To Sugar or Not to Sugar?
–Revolution Health Medical Center–
The holidays are upon us all and that can mean traveling, family and feasting including baking all of the goodies that come to mind when you think about the holiday season. The purpose of this article is to offer alternatives to the usual suspects in holiday baking. Sugar is the bandit of nutrition nowadays, taking over the bad-guy reputation of dietary fat. Whether you are diabetic, watching your weight, raising children or just want to be healthier, sugar has probably been on your radar as something to avoid. Increased consumption of sugar has been linked to increased mood swings, fatigue, insomnia, headaches and also decreases your immune system at a time of year that it needs to be in top working order.
Artificial sweeteners have been proposed as an alternative to sugar in many products from diet soda, chewing gum and diabetic foods. These “diet foods” claim to have no impact on blood sugar and satiety levels. In a study released in August 2010, the authors compared the effects of aspartame and stevia to sucrose and found that stevia had lower blood sugar and insulin levels measured after eating than aspartame or sucrose. One of the concerns with artificial sweeteners is that it may not have the actual sugar molecule but somehow has the same effect on insulin levels, which we now know are more implicated in gaining weight.
The current darling of sugar alternatives is Stevia. Stevia is an extract from the leaves of a botanical Stevia rebaudiana. The leaves themselves are sweet tasting and have no calories. What you can find in the stores is a processed form of the stevia leaf, usually as a white powder or in a liquid base as either plain or flavored. These alternatives are highly processed but may be a better alternative to the others on the market. Stevia is 100-400 times sweeter than regular sugar but there are conversion tables depending on which brand you are using. I prefer to grow Stevia rebaudiana at home and add the crushed dried leaves to whatever needs sweetening.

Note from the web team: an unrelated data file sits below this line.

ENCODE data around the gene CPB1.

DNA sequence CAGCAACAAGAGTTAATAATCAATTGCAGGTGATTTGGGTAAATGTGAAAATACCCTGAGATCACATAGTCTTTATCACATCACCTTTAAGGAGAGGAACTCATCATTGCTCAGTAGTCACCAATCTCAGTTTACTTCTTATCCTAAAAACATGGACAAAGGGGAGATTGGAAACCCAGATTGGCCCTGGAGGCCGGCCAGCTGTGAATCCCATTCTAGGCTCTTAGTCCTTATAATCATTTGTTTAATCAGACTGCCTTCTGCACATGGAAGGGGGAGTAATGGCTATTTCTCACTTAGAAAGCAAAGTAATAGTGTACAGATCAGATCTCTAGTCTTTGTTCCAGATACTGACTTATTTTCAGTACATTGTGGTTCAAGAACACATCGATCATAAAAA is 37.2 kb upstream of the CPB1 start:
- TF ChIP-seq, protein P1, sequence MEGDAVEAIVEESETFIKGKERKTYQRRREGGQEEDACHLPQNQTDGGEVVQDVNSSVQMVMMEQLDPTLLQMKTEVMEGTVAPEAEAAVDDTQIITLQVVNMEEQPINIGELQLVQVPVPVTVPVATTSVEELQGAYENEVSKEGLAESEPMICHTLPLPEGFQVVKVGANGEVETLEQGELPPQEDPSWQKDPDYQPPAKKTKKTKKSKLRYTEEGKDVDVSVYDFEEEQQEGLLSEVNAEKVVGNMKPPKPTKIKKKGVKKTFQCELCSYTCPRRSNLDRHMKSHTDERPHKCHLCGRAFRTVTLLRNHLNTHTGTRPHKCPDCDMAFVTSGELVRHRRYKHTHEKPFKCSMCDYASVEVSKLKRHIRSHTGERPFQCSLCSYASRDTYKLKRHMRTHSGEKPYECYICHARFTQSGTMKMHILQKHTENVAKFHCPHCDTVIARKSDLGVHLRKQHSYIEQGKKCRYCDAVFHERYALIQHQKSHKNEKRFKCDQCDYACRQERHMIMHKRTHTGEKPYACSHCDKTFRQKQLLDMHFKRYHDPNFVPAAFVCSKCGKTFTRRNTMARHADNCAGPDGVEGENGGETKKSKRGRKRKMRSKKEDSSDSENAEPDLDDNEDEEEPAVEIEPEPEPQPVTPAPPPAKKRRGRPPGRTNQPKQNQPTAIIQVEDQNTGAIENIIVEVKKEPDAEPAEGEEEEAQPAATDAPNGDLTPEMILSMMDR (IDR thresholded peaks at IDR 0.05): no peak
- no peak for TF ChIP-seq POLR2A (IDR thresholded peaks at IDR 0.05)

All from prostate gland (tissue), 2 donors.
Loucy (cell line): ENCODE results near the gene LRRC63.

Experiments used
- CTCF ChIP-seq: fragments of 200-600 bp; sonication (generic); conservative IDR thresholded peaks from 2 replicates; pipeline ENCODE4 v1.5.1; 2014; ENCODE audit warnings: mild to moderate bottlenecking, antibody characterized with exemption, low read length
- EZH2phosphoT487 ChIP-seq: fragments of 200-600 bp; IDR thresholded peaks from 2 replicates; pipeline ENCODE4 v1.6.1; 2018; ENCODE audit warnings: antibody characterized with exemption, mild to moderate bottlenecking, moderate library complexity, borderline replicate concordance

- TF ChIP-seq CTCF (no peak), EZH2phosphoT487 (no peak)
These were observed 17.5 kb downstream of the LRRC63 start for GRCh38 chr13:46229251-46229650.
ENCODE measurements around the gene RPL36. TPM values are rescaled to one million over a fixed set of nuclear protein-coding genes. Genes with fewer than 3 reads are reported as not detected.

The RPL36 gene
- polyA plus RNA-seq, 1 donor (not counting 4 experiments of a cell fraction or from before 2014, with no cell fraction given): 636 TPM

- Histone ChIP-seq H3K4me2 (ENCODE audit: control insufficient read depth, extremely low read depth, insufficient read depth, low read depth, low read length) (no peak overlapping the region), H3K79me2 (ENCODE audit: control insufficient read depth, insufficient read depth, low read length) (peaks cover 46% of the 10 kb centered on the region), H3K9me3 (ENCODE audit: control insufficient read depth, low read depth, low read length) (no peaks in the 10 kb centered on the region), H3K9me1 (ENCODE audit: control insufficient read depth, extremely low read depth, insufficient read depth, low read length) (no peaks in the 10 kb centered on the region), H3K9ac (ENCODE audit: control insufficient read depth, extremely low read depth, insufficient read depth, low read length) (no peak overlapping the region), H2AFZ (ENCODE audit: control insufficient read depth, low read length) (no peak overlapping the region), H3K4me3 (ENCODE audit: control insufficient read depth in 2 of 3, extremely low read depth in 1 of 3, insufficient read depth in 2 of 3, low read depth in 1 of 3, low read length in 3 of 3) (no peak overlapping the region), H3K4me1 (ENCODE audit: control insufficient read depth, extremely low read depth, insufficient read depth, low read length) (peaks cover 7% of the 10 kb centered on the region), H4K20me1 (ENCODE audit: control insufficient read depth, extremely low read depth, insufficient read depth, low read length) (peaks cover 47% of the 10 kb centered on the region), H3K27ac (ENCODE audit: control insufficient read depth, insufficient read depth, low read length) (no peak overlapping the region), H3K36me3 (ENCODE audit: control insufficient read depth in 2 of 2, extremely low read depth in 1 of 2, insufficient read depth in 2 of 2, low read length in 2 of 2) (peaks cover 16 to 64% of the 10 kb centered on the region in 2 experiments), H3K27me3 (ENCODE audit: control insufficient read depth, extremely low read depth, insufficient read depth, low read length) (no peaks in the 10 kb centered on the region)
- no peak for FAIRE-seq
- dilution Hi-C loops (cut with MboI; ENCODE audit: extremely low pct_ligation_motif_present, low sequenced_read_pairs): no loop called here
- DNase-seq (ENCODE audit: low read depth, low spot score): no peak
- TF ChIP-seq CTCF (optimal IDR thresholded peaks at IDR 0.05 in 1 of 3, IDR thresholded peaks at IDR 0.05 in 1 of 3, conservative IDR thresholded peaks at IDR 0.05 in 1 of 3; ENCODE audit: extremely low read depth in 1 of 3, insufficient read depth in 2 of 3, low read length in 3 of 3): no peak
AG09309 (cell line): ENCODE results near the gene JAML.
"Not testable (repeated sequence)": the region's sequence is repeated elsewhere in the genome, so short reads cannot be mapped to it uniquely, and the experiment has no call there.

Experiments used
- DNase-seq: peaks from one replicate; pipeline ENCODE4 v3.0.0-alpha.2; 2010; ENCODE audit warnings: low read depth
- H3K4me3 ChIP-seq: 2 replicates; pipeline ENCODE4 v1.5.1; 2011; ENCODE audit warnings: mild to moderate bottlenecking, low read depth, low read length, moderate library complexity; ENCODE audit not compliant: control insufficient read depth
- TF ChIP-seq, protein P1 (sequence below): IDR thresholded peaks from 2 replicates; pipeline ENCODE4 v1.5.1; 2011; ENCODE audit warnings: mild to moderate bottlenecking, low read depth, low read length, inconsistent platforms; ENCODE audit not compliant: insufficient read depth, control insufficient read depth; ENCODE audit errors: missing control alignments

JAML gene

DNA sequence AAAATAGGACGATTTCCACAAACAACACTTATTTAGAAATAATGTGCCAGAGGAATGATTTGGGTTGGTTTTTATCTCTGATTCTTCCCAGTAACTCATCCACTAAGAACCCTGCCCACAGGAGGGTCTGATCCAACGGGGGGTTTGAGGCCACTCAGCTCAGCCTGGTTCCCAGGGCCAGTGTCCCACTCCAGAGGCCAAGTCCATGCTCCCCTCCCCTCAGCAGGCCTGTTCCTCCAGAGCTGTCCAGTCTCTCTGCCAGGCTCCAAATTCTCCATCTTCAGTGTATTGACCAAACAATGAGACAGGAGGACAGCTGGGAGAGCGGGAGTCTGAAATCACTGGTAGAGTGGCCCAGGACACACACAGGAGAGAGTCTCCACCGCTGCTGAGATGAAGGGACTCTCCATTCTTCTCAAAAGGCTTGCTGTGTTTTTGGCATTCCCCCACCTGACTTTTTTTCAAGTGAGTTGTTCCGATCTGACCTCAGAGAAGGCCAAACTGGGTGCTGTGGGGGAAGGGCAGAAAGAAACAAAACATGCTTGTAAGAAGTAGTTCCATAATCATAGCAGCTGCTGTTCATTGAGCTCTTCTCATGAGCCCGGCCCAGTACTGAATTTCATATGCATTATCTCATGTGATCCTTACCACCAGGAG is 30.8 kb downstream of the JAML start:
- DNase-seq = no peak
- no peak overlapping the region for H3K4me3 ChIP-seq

Agave has been a controversial sugar alternative in recently; its proponents say that a person uses less of it because it is about 40% sweeter than sugar and that it is metabolized slower than refined sugar. Its critics point out that ultimately agave nectar is really just a refined type of fructose, similar to what is found in high fructose corn syrup. The refined types of fructose are being linked to obesity, fatty liver disease and diabetes.
What about sugar alcohols? A popular one on the market to day is Xylitol, found in chewing gum, frozen desserts and fruit spreads. Sugar alcohols are not calorie free, as you might think but contain about half the calories of regular sugar. Sugar alcohols are not absorbed as well as regular sugar so in large quantities can lead to some gastrointestinal upset. Sugar alcohols also have an impact on blood sugar levels although less than would be expected from regular sugar.
Unfortunately, sugar and sugar alternatives have their drawbacks so its best to limit the amount you include in your diet. During the Holiday season, here are some non-sugar whole food sugar alternatives to include in your holiday baking. Using fruit in its whole form helps to slow the metabolism of sugar and decrease spikes in both insulin and glucose.
Date sugar is not really sugar at all; it is made from ground dehydrated whole dates. This process keeps all of the vitamins, minerals and fiber from the whole fruit and can be used cup for cup for sugar in baking recipes. Unfortunately, it does not dissolve in liquid so it can’t be used for sweetening drinks.
Dried whole fruits:
These can be included in breads, cakes and pies. If you need a syrup consistency, soak them in water until soft, then blend them with the soak water and heat slowly over a low setting. My favorite is to use whole dried cranberries. These taste sweet and pack an antioxidant punch!
Substitute cup for cup fresh applesauce for sugar in baking recipes. You will have to decrease the amount of liquid slightly to account for the extra liquid in the applesauce. The benefit to using fresh applesauce is that it retains the fiber from the apples, which helps to slow the conversion into fruit sugar when metabolized in your body
Chicory Root Inulin:
This is a product on the market that uses indigestible forms of carbohydrates from plants that are sweet in a granulated form that can be used just like sugar. You can find it under the brand name “Just Like Sugar” either online or in specialty markets.
Enjoy your holiday baking!
- Anton, Stephen et al. Effects of stevia, aspartame, and sucrose on food intake, satiety, and postprandial glucose and insulin levels, 2010 August; 55(1): 37–43.
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